The Sabbath and John Dewey

What on earth does Dewey have to do with the fourth commandment? The question should be rather: “What does God’s Holy Day have to do with the education of children?” In a certain sense, Dewey directed the attention of American education back to children (at least in public schools). John Dewey applied pragmatism (the idea that if it works then it must be good) to education. Hence, today there is a strong emphasis on the experimentation in children’ s education. Dewey is so influential in secular education that his pragmatism came to be understood as the American Philosophy of Education. He was so committed to this idea that he went so far as to say that we change the world by teaching our children. Let the child express himself/herself; let the child experiment and discover what is right and wrong whether it works or not.

The great pragmatist who died in 1952 understood one thing correctly: that the future of a nation depends on the education of the next generation. However, Dewey (perhaps an agnostic) never understood education in the context of the total depravity of man (which, by the way, includes infants and children). If totally depraved people are left to experiment with their totally depraved hearts then the end result is a totally depraved understanding of reality. Dewey’s children will grow up with a distorted worldview where there is no God and experimentation with all sorts of sins are a practical outworking of this philosophy. This is the reason why the consequences of ideas have killed a generation of fertile minds.

What is our hope? Our hope rests in special revelation and the general revelation of God.  Special revelation determines that the focus of human nurture is Biblical not humanist pragmatism. Scriptures restore the broken world of Dewey to the new world of Christian education. General revelation* insists on applying the laws of education to reflect the principles and ontological brilliance of Scriptures in the realm of nurture and admonition. In Deuteronomy 6, the One true God is worshipped; but notice the context of this worship: it includes instruction to our children. God’s Holy law is to be a sign on your hand and shall be as frontlets between your eyes.
Notice the text:
4Hear, O Israel: The Lord our God, the Lord is one. 5 You shall love the Lord your God with all your heart and with all your soul and with all your might. 6 And these words that I command you today shall be on your heart. 7 You shall teach them diligently to your children, and shall talk of them when you sit in your house, and when you walk by the way, and when you lie down, and when you rise. 8 You shall bind them as a sign on your hand, and they shall be as frontlets between your eyes. 9 You shall write them on the doorposts of your house and on your gates.

Christianity is education. True Education is Christianity. There can never be a divorce of these two concepts. If one is devoid of the other, the future of education will be pure experimentation in the darkness of pragmatism.

What about the Sabbath? The Holy Day needs to be shaped by the instruction of God’s eternal words. Children must be reminded of God’s promises and their minds need to be restored to the world of Christ and His Lordship. Sunday Sermons need to be communicated to children in a way which is understood. Big concepts need to be taught in the context of general truths. If the Sabbath is restored and becomes familial in nature, then Dewey’s idea that we change the world by teaching our children will come true. Except in this case, the kingdom of God will crush Dewey and exalt Christ.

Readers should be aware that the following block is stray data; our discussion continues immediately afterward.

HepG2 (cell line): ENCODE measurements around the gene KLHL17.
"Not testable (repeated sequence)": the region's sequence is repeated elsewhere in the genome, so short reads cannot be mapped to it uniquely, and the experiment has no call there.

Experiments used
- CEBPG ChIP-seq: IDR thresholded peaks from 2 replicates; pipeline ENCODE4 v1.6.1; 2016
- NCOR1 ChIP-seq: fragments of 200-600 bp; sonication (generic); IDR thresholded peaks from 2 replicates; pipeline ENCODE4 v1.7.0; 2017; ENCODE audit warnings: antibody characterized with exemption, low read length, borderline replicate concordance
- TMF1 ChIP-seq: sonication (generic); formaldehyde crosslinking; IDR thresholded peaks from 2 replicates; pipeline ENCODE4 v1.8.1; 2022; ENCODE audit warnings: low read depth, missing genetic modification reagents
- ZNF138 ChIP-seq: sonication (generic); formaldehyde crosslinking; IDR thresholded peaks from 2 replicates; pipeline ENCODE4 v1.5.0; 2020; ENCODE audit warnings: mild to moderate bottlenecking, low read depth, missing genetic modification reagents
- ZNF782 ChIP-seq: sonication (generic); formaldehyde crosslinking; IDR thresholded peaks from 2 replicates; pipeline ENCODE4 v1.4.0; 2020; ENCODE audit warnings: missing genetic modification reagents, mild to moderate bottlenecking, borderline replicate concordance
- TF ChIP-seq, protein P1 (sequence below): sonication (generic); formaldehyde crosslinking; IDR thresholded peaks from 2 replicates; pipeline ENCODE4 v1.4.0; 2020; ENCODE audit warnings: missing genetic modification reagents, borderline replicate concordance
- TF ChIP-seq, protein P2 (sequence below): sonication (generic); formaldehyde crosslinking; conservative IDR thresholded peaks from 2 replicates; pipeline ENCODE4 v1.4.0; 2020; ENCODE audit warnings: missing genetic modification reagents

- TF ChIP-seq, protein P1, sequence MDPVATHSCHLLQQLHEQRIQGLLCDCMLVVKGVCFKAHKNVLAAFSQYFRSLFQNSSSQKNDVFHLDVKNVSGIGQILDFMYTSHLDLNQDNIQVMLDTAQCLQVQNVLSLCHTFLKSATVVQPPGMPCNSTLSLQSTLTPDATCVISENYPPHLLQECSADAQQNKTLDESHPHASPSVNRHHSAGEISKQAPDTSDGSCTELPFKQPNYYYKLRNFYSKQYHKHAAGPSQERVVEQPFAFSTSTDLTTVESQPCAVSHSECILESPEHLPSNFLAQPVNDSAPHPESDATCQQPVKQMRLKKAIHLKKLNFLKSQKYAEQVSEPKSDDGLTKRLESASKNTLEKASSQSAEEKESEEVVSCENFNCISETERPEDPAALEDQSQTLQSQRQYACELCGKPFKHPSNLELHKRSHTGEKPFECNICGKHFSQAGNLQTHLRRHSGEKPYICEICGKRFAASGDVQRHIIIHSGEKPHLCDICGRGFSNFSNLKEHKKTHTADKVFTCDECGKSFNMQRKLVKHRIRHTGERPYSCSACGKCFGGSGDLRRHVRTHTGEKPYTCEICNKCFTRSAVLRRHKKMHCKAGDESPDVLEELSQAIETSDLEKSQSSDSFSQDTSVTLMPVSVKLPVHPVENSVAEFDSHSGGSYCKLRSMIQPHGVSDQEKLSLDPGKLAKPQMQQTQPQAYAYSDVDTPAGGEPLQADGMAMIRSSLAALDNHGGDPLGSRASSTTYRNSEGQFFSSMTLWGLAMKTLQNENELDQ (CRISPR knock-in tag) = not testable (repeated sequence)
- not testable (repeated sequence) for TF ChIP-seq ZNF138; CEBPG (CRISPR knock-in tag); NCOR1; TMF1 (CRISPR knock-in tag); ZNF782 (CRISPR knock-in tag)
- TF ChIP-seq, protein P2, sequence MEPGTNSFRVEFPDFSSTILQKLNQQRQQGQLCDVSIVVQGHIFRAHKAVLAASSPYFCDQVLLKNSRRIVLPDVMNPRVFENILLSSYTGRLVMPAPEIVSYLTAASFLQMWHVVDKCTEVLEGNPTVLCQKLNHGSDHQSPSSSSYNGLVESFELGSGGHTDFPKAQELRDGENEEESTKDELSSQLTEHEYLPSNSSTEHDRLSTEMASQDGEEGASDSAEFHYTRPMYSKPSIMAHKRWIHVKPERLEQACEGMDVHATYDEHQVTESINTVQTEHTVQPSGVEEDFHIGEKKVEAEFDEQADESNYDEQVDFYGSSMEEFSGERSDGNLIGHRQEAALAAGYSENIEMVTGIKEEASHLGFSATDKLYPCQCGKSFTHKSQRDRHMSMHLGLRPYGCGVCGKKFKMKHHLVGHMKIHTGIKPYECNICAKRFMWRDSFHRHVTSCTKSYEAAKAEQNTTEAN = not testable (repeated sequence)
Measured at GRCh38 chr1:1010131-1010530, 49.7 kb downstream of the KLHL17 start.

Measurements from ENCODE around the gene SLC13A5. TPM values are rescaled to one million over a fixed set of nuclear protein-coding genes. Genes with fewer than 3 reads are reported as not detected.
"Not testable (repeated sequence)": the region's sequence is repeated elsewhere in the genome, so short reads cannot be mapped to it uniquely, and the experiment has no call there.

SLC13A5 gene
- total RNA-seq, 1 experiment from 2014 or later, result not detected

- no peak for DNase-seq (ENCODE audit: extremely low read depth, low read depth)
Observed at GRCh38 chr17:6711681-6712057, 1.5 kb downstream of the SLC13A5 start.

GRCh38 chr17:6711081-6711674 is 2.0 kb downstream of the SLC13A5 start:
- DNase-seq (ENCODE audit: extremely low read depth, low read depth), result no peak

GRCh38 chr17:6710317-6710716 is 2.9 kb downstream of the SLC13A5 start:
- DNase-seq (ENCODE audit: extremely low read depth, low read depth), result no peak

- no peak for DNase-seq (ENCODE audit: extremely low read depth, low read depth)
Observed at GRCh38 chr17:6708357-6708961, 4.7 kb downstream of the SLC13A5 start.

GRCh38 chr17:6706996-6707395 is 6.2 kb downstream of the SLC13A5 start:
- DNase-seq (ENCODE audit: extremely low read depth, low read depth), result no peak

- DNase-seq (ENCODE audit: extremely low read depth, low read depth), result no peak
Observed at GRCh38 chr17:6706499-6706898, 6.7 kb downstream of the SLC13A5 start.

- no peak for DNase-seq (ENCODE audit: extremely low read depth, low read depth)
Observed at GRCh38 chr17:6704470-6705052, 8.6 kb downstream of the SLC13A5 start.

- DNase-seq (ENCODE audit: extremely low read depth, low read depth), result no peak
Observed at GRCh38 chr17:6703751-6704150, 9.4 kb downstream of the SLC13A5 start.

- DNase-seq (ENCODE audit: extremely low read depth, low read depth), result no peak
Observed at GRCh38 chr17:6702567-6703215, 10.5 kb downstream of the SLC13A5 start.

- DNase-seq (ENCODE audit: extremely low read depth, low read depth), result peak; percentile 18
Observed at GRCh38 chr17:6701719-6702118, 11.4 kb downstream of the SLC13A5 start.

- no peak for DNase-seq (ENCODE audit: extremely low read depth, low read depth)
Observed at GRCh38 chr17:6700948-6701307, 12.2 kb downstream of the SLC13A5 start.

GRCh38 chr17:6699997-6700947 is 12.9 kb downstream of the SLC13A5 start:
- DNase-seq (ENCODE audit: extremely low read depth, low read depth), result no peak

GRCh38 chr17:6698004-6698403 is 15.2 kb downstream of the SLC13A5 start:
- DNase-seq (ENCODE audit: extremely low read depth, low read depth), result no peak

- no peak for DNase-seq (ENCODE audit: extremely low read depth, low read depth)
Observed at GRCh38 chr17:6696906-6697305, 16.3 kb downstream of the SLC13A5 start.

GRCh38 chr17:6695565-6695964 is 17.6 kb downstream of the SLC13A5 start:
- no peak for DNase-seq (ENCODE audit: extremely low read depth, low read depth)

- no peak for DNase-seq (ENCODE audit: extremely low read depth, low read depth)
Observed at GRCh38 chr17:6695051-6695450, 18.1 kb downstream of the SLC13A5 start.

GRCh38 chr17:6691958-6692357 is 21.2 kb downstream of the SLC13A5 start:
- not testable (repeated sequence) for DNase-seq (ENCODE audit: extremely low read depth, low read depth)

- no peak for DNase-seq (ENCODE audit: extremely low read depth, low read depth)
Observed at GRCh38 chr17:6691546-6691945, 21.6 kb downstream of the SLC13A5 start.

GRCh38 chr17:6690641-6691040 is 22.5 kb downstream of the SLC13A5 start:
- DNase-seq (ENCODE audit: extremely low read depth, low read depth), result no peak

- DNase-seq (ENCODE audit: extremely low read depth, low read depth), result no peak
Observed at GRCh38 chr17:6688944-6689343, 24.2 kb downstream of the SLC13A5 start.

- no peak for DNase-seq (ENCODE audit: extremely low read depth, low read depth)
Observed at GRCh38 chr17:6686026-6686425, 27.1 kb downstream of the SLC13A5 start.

* By General Revelation I do not simply mean nature. I accept Richard Pratt’s definition of general revelation that says that this revelation encompasses all things within nature such as human ability to create, education, art, literature etc.

About Uri Brito

I am the Pastor of Providence Church (CREC) in Pensacola, Fl.
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2 Responses to The Sabbath and John Dewey

  1. Anonymous says:

    Very good thoughts on education. However, I question the statement: “Christianity is education. Education is Christianity.” I think I know what you meant, but just to clarify, Christianity is CHRIST, not education. (Remember Clinton: “it depends on what your definition of ‘is’ is.”) 🙂

    The act of education arises out of obedience to God’s command (note the text you quoted) and is a means to an end rather than an end in and of itself. The end of Christian education is faith, by grace, in God and His Word. The end of unregenerate education is depraved knowledge. No amount of “education,” especially Dewian education, can bridge this divide.

  2. U.T. Brito says:

    Thank you for your comments. My intention was not to say that Christianity is “only” education. My point was that without educating children in a few generations we will have a dead religion. A religion that is not embedded in its own writings and principles cannot exist.
    Indeed, Christianity is Christ. But if Christianity is not educated to think like Christ then it cannot stand. As I noted: “Children must be reminded of God’s promises and their minds need to be restored to the world of Christ and his Lordship.” This is my definition of biblical education.
    I think you will agree with my analogy if you think of the purpose of education.
    Excellent observation though.

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